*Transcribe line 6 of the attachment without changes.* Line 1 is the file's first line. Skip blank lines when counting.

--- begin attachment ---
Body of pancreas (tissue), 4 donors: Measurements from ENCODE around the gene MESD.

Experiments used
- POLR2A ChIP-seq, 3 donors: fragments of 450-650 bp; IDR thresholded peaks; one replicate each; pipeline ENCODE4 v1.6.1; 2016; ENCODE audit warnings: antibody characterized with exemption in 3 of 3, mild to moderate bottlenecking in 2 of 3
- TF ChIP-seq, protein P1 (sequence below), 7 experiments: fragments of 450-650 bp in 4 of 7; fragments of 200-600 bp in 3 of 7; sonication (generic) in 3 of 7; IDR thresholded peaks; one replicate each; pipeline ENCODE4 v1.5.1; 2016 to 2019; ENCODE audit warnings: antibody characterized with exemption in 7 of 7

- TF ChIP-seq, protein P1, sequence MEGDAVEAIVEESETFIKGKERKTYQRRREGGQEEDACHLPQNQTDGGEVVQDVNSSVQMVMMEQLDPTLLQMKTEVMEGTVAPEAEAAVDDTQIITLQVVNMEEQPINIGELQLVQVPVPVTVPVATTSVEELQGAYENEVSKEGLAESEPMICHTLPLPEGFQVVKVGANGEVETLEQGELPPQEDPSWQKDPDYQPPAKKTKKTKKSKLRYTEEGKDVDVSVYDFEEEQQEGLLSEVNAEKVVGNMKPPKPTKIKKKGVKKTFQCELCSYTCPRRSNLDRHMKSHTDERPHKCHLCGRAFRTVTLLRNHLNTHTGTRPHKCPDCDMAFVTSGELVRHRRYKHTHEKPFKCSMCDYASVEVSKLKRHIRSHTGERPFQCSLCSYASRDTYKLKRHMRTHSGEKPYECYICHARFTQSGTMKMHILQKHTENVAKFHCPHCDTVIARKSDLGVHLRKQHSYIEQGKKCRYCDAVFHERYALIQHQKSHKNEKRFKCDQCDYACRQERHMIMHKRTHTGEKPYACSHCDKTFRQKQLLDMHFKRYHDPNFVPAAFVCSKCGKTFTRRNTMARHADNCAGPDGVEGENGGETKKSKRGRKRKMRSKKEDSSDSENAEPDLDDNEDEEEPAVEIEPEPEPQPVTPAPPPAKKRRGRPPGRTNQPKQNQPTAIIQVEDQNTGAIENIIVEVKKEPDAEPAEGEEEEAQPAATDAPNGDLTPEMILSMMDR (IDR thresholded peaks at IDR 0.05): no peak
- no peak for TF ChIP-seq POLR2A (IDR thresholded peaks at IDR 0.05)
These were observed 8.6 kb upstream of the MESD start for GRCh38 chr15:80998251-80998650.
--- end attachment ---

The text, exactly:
- no peak for TF ChIP-seq POLR2A (IDR thresholded peaks at IDR 0.05)